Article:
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The banana seller

March 9, 2009

I joined my associate Chris and his family yesterday for a dim sum breakfast in a small Chinese village, somewhere along the way to Kuala Selangor. I tell ya, it tastes better than some of the stuff I had in Hong Kong. Unfortunately I don’t remember the shop’s name.

We parked a distance away so after we were done, we set off walking towards our cars. Then I spotted a run-down wooden stall just behind the village’s old wet market. It was decked with fresh fruits, mostly bananas. I like fruits so I walked over with Chris to see what they’ve got. The rest of the family continued to walk to the cars.

The stall owner, a chubby Chinese man in worn faded clothes and who looked about 60, stood up and greeted us in mandarin. We nodded back. The bananas looked good but a little green.

“Do you think this is ripe enough to eat?” I muttered discreetly to Chris, trying not to sound too dumb. “I can’t keep ’em any longer than a couple of days.”

“I’m not sure. I guess so. They’re bananas, won’t kill you,” he whispered back, also trying not to look dumb. It was obvious we were a couple of city boys who didn’t know our bananas.

That’s when the stall owner chipped in in perfect English.

“Yes you can eat them immediately. Don’t let the green color fool you. If you prefer without green, you can try this one,” he said, picking up another bunch.

Chris and I glanced at each other, startled. Here’s this old guy in a remote Chinese village, dressed in tattered clothes, selling bananas by a smelly wet market, and speaking to us in flawless English.

“Uhh… what’s the difference between this one and this one?” I asked, trying not to sound surprised.

He then gave us a 1-minute primer on the difference between green bananas and yellow bananas.

“Okay, I’ll take those,” I said, pointing to the first bunch I picked.

“RM 3.20,” he said as he wrapped up the fruit and shouted at a youngster across the busy road in mandarin. Probably his son.

“Hope you don’t mind me asking,” I said as I handed him the money. “You speak very good English. Were you a teacher?”

“No,” he said with a mischievous grin. “I used to work up there a long time ago,” pointing to the direction of KL. “Thanks and enjoy your bananas,” he said.

I wish I had brought a camera to record the moment.

Its not every day that I get to meet someone who’s tasted high corporate life (I assume he must’ve reached somewhere from the way he spoke), climbed down to earth as he probably did, and still be as jolly as he was.

I’m amazed.

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6 Comments leave one →
  1. March 9, 2009 6:02 pm

    encountered something similar but with a pomelo seller somewhere outside Ipoh…lol, looks like there could be more of this fellas in M’sia!

    Yeah. Its not unusual in Singapore though, probably because the whole island is urbanized.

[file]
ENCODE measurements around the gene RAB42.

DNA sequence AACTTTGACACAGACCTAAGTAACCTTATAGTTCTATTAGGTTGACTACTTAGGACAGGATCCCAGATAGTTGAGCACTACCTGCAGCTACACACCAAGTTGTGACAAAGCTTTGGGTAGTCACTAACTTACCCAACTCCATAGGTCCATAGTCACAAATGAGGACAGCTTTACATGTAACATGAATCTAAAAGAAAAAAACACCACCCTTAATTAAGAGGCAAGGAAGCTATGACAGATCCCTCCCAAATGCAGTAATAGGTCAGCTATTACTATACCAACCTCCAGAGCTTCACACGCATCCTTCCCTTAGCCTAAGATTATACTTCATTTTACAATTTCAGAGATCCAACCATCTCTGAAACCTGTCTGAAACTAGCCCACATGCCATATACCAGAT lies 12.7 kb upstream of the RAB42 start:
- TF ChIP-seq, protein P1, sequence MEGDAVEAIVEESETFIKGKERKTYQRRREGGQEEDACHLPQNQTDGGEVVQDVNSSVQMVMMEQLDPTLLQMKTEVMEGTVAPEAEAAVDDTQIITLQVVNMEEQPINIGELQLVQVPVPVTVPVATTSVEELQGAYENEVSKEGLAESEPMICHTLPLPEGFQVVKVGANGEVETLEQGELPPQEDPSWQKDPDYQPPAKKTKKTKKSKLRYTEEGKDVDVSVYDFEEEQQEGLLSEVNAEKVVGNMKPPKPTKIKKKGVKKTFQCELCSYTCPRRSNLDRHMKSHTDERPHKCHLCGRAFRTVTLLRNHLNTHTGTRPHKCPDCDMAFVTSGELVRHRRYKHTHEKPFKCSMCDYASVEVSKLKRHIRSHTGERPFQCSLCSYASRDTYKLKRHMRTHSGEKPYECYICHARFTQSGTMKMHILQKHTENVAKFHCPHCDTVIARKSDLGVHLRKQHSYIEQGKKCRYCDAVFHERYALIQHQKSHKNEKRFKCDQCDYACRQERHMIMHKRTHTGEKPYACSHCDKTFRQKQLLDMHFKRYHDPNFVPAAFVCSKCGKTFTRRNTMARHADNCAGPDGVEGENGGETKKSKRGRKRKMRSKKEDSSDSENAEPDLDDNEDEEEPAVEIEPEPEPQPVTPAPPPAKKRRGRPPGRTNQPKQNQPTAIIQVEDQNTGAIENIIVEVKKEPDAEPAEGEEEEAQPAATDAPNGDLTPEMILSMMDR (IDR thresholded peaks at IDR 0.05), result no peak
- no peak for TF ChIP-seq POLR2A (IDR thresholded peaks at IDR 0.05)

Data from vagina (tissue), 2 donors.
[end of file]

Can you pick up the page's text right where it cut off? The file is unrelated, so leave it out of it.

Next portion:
2. LC Teh permalink
    March 9, 2009 8:43 pm

    His doctor probably told him to quit corporate life if he wanted to live beyond 55.

    BTW, some bananas ripe without showing yellow on the skin. Some like Cavendish, can be eaten even if there are traces of green color on both ends. And some species have to be totally yellow and going brownish before you can eat.

    Either that or he had made his bundle and decided to get as far away from the rat race as he can.

    Ah, you do know your bananas. πŸ˜€

  3. March 10, 2009 9:35 am

    maybe i should go sell mangosteen ( i love them )

    I think mangosteens-r-us.com is still available. πŸ˜€

  4. LC Teh permalink
    March 11, 2009 5:40 pm

    As kids we played and worked in a banana grove, so we do know some. Sometimes we’d go bananas too. (sorry, couldn’t resist that one. hahaha) Some people can’t eat bananas in the morning. I can. It’s nature’s best packaged fast food along with the egg.

    A banana grove? Sounds haunted, hehe. πŸ˜€

  5. LC Teh permalink
    March 12, 2009 8:41 am

    Oh… we never played in there at night though. But during the day, the only things other than kids that haunted the place were snakes, rats, sometimes a porcupine or two, wild boars and some monkeys too. Then we kept a couple of geese to keep out the snakes. Their droppings are thought to contain sulphur which keep snakes away. Oh the good old times…

    I had no idea a place like that carried such an ecosystem. It sounds like the sugar cane plantations I read about in Cuba.

  6. LC Teh permalink
    March 13, 2009 5:11 pm

    That was about 50 years ago in a sleepy hollow called Tanjung Bungah. First a stone quarry screwed up the eco-system. Now there’s a college, highrise apartments, homes on hillslopes and hotels along the beach.

    The price of progress… Singapore’s Tanjung Pagar went the same route and now its become a giant container yard.

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